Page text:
(Transcriber only copied articles that may refer to the Kittitas Valley or names associated
with it. A poor microfilm was very hard to read, and so articles may have been missed.
?? indicates words that could not be read.)
LOCAL BREVITIESMr. J. P. SHARP returned from Oregon to his home in Kittitas during the week. George W. ELLIOT of Ellensburg was in town during the week and made a pleasant call at the Signal office. James BYRNES, of Ainsworth, a member of the well-known firm of SLINGSBY, SUVER & BYRNES, was in town this week en route to Ellensburg,
where he attended the Odd Fellows hall on the evening of the 14th.
THROUGH THE SNOQUALMIEWalter A. BULL, of Kittitas Valley, was in town Saturday night and Sunday on his return home from Portland and Seattle. He and
Mr. S. H. GEDDIS went over to the Sound a few weeks since on horseback through the Snoqualmie pass. Mr. George SMITH had passed over only
a few days previously with a band of cattle. He speaks highly of the road as a possible thoroughfare between this county and Seattle and
thinks some immediate steps should be taken to make the road available for teaming. He says that Mr. SMITH has bridged the streams and cut
the timber on this side of the mountain at an expense of several thousand dollars and will perhaps take steps to obtain assistance from
others in making a good road the entire distance through. Between Ellensburg and Seattle by this route, the distance is about 120 miles.
From Ellensburg to The Dalles the distance is about 140 miles by the present route and Mr. BULL is of the opinion that freight can be
delivered into the hands of teamsters at much lower rates in Seattle than at The Dalles. He thinks also that even though the railroad was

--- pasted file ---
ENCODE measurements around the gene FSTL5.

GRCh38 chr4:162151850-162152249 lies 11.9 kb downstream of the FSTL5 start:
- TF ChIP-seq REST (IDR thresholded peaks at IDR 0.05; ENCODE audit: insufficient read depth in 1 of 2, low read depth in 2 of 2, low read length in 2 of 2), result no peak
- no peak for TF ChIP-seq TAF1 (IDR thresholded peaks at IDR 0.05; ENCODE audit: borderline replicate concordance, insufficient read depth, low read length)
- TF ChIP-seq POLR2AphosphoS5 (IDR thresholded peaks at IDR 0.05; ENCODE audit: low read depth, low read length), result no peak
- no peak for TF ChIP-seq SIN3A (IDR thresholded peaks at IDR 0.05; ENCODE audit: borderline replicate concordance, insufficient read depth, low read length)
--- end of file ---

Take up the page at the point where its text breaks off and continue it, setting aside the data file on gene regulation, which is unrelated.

finished to the Sound we should by all means have a good wagon road between these points. A great many immigrant wagons in former times
passed over this route and a great many more would pass over it every year if it was in the first rate condition. In the early days of
Kittitas the settlers had all of their mail brought over from Seattle by a private carrier who made the trip once a week. Mr. BULL returns
home more deeply impressed than ever with the fact that the future metropolis of this country will be located on Puget Sound. He found
Seattle moving forward with rapid strides and the entire Sound country undergoing a rapid and healthy development. As an initiatory step
toward the establishment of business relations between Eastern and Western Washington, he thinks it would be a good idea to secure the
immediate establishment of a mail route through the Snoqualmie pass in this direction. Mr. George SMITH, as heretofore stated in the Signal, had remarkably good success in taking cattle through and received for them in the
Seattle market 4-1/2 cents a pound gross weight.